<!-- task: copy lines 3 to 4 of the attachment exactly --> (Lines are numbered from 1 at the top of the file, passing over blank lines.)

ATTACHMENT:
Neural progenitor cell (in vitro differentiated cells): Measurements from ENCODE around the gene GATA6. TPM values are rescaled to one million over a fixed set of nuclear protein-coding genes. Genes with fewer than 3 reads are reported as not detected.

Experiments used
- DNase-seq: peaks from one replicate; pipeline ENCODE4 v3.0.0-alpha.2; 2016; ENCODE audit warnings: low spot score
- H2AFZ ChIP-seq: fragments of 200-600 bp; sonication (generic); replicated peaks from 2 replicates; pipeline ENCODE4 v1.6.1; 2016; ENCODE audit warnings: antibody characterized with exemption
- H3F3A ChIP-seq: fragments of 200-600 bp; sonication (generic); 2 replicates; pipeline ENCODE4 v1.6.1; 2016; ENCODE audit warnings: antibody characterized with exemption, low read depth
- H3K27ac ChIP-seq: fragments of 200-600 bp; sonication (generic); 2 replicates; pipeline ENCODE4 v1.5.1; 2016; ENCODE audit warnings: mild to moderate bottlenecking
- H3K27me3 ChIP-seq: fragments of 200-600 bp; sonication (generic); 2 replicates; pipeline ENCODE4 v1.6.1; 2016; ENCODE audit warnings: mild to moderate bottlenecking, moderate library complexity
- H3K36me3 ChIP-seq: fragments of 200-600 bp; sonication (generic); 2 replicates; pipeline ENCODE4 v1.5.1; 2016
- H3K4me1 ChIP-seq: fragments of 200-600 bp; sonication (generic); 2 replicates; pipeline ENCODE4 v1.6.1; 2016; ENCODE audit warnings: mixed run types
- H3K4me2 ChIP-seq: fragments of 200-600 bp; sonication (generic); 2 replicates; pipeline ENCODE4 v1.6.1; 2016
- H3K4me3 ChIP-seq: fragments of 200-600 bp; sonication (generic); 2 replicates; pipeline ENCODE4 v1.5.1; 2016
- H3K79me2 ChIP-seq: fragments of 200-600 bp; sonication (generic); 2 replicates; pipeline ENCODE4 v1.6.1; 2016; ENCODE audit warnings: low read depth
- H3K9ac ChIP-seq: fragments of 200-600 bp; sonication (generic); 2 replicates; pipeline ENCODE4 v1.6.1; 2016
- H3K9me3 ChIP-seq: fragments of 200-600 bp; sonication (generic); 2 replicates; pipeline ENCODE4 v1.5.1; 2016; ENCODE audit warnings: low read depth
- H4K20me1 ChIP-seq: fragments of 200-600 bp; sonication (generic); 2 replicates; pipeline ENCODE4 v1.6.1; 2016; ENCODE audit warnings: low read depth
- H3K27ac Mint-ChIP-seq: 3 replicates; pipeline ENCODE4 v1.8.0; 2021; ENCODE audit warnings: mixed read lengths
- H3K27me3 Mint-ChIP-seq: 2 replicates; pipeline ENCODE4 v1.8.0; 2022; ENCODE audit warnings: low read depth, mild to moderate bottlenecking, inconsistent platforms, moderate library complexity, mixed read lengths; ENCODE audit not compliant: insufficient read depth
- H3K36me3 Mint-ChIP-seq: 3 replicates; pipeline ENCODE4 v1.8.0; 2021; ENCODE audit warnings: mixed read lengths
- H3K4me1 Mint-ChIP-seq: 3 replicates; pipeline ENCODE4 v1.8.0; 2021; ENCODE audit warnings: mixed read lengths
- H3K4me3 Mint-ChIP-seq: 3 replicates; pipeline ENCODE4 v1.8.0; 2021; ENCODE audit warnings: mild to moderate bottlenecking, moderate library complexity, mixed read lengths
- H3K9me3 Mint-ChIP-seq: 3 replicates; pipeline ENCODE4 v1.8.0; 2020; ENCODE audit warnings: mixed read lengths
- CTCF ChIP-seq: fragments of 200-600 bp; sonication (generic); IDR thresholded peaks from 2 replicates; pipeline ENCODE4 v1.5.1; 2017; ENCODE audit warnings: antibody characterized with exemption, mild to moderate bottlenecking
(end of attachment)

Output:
- DNase-seq: peaks from one replicate; pipeline ENCODE4 v3.0.0-alpha.2; 2016; ENCODE audit warnings: low spot score
- H2AFZ ChIP-seq: fragments of 200-600 bp; sonication (generic); replicated peaks from 2 replicates; pipeline ENCODE4 v1.6.1; 2016; ENCODE audit warnings: antibody characterized with exemption